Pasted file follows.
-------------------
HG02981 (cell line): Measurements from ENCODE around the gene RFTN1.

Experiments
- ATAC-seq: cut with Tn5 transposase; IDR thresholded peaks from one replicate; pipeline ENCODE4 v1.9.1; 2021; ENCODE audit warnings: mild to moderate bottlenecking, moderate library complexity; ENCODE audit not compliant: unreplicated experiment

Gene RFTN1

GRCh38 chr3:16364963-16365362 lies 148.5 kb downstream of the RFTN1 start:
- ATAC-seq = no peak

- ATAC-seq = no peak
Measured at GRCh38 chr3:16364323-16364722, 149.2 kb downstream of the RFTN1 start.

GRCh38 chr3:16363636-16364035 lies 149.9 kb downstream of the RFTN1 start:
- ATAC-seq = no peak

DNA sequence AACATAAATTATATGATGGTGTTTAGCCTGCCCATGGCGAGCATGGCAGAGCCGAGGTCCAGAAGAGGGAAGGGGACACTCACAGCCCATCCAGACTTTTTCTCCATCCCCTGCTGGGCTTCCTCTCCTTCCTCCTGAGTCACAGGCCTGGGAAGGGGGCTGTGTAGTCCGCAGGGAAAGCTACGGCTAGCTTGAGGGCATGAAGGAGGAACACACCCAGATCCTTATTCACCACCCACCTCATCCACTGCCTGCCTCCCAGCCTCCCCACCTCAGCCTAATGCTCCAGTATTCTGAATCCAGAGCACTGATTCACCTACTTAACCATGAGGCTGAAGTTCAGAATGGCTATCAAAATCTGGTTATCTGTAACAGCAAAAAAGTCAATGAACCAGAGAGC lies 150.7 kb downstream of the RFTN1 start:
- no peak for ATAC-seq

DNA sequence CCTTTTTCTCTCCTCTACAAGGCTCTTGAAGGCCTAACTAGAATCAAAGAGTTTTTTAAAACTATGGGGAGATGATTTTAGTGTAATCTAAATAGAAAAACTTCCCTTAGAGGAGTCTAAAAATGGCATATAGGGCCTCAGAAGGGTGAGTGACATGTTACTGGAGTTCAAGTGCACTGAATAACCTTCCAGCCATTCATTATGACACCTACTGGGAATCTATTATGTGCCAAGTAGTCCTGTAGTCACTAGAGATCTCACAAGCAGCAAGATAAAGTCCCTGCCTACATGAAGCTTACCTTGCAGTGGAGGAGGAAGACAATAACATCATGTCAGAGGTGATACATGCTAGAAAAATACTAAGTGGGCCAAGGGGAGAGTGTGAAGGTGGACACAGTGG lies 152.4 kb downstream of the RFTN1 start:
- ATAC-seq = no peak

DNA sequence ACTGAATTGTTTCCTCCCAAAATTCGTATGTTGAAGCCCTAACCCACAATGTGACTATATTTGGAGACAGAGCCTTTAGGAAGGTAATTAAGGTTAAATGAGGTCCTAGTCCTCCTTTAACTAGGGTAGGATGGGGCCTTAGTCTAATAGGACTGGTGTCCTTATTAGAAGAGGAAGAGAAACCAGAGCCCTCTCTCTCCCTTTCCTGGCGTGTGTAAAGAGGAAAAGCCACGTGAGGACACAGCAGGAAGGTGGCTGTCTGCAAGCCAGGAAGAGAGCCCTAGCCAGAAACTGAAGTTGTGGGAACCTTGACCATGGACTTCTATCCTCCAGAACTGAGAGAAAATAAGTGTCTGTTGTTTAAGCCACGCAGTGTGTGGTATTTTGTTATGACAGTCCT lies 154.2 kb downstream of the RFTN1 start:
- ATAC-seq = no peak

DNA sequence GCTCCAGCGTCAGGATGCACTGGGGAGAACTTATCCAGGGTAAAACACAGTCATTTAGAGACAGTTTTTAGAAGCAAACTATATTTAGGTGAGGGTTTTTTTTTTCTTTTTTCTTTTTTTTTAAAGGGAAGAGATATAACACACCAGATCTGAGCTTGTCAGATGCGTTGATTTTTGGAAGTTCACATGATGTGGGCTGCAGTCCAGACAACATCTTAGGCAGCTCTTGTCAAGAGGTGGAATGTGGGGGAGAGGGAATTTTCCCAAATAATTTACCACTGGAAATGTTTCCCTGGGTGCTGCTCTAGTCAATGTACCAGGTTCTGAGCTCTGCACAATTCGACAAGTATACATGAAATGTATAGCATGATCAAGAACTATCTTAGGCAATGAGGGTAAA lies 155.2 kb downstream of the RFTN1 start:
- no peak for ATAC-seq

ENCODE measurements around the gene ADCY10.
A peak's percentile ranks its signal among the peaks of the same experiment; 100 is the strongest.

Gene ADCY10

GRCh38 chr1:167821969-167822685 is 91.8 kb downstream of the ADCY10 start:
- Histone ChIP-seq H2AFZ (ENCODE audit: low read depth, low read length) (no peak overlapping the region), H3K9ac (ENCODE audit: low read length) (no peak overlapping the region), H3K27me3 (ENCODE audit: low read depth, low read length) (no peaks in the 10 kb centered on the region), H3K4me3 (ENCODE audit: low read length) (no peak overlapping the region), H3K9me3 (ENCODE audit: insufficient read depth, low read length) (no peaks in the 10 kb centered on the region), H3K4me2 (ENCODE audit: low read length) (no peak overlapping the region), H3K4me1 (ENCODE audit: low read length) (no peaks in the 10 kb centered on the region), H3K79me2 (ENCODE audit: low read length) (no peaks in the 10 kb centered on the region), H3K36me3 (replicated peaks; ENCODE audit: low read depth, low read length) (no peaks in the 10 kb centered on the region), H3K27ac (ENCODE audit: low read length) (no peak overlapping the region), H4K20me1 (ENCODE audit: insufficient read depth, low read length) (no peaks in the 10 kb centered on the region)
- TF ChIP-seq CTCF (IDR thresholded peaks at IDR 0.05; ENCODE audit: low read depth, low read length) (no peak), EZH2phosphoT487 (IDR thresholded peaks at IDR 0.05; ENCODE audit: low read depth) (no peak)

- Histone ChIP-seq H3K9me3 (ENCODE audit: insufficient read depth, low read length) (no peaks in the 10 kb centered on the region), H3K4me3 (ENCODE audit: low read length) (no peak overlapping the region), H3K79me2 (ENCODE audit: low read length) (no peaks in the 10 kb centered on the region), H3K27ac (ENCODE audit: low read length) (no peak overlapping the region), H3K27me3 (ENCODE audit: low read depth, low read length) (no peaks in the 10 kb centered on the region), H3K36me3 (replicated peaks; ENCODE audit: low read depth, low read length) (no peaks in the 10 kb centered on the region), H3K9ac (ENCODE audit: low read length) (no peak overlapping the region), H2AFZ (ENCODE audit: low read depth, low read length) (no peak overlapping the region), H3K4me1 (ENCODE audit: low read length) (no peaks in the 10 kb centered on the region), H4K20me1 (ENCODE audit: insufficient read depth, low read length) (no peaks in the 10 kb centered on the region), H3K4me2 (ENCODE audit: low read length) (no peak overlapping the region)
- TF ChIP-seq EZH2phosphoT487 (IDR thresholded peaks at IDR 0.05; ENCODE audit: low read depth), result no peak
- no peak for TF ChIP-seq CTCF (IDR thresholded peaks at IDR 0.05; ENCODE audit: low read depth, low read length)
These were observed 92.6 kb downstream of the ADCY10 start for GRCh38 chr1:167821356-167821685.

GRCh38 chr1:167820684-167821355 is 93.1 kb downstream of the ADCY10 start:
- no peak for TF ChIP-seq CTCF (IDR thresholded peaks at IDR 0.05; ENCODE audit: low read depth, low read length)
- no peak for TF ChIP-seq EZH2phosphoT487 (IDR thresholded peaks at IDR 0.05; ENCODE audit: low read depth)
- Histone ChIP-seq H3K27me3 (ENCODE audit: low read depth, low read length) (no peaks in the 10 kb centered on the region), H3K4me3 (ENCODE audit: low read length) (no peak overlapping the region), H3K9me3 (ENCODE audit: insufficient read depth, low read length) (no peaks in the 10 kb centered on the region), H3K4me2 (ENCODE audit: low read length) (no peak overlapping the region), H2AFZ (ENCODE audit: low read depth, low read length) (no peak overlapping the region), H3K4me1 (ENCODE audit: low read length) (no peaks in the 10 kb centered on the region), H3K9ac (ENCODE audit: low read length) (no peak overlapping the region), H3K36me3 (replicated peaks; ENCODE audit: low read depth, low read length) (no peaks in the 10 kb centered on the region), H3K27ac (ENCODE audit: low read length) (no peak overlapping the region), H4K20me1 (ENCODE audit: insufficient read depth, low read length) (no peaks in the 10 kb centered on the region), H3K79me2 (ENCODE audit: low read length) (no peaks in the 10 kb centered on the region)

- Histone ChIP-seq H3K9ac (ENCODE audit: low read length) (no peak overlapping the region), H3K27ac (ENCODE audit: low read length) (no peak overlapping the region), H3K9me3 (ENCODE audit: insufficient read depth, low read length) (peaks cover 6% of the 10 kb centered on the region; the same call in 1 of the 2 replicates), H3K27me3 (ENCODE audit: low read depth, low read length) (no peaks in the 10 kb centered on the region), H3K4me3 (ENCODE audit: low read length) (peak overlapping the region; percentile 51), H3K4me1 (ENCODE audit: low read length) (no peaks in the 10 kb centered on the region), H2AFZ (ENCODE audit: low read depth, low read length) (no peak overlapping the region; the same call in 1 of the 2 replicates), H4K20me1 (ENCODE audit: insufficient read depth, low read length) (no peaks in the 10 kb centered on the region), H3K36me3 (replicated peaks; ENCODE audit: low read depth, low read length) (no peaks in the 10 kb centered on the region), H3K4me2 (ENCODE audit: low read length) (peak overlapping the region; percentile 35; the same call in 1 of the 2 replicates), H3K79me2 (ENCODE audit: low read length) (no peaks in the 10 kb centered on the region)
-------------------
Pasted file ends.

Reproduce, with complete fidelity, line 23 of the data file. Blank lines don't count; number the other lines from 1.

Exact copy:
- Histone ChIP-seq H2AFZ (ENCODE audit: low read depth, low read length) (no peak overlapping the region), H3K9ac (ENCODE audit: low read length) (no peak overlapping the region), H3K27me3 (ENCODE audit: low read depth, low read length) (no peaks in the 10 kb centered on the region), H3K4me3 (ENCODE audit: low read length) (no peak overlapping the region), H3K9me3 (ENCODE audit: insufficient read depth, low read length) (no peaks in the 10 kb centered on the region), H3K4me2 (ENCODE audit: low read length) (no peak overlapping the region), H3K4me1 (ENCODE audit: low read length) (no peaks in the 10 kb centered on the region), H3K79me2 (ENCODE audit: low read length) (no peaks in the 10 kb centered on the region), H3K36me3 (replicated peaks; ENCODE audit: low read depth, low read length) (no peaks in the 10 kb centered on the region), H3K27ac (ENCODE audit: low read length) (no peak overlapping the region), H4K20me1 (ENCODE audit: insufficient read depth, low read length) (no peaks in the 10 kb centered on the region)